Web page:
Similarly, Vermont Businesses for Social Responsibilitystresses the importance of education of environmental and economic issues, the power of businesses to bring change, and the need for workplaces of the highest standards. It is evident that each day the owners and employees of Northshire Bookstore embody the ideals of each of these organizations.
In an effort to spread Chris’ knowledge of environmental issues with the community members, Northshire holds Public Issues Forums where people can immerse themselves in issues as they talk with other community members about how they can solve their concerns locally in an effort to make a national impact in the future.
“We host a local expert who has put together a monthly sustainability series on many practical issues from green building to composting to solar hot water. We also sponsor a number of environmental events and try to get authors here who present these issues,” Chris explained. Whether Northshire allows its customers to leave the store with knowledge gained from the page of a book, an author, or another community member, this bookstore can inspire people of all ages to make changes once they step out back into the serene surrounding landscape of Manchester Center.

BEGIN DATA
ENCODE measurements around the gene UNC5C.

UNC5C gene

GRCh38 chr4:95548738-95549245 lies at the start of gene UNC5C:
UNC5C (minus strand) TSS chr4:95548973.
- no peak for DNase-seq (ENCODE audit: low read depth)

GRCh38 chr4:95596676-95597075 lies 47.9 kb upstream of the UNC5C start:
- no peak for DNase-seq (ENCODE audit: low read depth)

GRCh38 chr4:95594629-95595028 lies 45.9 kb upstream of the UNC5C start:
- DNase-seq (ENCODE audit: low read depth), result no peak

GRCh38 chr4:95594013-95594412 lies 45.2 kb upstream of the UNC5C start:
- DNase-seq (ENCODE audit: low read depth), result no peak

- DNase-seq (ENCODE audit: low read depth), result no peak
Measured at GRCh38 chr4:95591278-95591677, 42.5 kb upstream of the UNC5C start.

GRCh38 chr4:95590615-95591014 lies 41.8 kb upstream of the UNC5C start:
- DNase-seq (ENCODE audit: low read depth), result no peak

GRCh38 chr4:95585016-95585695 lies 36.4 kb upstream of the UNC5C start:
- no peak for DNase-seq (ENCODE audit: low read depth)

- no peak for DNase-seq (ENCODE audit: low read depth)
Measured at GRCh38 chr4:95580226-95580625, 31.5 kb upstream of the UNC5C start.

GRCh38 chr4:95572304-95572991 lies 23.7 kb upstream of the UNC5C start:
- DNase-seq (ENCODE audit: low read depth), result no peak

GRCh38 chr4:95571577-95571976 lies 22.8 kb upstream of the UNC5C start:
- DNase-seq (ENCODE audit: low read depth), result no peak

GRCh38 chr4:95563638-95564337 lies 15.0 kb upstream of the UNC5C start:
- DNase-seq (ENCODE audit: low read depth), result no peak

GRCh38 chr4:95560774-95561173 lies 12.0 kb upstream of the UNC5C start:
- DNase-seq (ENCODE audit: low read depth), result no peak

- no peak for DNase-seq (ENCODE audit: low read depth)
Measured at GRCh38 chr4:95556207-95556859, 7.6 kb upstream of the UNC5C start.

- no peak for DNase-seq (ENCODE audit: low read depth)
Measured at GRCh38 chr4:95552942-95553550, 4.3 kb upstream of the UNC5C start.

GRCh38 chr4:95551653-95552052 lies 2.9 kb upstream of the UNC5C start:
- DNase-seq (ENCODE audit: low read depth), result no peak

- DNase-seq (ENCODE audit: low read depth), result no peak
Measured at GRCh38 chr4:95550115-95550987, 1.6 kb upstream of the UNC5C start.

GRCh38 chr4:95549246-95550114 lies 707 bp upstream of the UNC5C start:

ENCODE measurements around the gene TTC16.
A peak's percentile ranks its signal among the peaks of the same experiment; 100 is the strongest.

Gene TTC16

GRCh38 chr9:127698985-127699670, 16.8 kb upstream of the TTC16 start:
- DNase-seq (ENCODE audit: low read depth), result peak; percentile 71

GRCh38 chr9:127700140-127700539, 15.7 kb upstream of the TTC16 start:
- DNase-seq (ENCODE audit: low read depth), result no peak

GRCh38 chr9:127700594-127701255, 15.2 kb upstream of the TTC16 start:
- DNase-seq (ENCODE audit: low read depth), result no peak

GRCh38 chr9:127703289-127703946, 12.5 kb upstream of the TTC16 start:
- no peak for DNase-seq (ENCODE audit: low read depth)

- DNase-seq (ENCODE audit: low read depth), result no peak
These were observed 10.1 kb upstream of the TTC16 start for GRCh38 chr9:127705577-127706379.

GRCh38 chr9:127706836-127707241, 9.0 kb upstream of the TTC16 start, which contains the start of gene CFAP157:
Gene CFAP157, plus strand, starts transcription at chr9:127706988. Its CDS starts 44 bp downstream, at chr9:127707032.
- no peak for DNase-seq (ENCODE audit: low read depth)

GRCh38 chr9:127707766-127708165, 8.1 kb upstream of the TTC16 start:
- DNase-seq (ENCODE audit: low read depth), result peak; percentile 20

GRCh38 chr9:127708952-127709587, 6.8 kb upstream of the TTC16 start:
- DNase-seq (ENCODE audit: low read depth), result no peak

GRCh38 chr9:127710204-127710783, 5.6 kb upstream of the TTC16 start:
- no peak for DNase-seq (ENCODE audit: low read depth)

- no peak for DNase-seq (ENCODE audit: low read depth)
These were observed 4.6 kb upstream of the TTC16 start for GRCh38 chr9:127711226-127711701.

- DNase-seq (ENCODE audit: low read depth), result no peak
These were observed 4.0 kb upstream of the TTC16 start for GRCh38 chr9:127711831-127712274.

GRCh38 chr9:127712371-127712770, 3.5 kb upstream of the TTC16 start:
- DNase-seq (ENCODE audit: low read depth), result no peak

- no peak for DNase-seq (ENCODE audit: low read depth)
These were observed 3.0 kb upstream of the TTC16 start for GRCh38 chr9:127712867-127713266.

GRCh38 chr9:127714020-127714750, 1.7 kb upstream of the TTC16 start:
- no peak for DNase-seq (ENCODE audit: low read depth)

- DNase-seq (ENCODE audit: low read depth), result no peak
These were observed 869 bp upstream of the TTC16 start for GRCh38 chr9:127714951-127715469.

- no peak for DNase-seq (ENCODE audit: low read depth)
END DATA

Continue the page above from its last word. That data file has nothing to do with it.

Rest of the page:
Northshire sets high standards for bookstores across the nation. With a focus on educating and creating strong relationships with the community, Northshire Bookstore makes an impact on Vermont that extends past their availability to sell their customers with the latest books. “I am currently looking at opening a second store. I've already lost all my hair, so why not?” Chris joked. At Northshire, customers can sip their favorite coffee at the Spiral Press Cafe, purchase a new thrilling mystery novel written by a local, and participate in a reading group or the Author Event Series all within the confines of one charming building. Northshire is an inspiration to other stores across the country, and we look forward to what they do next!
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Nicolette Amstutz is a writer for Independent Publisher. She is currently studying English and Communications at the University of Michigan. Please contact her with any comments, questions, or criticisms at namstutz (at) umich.edu.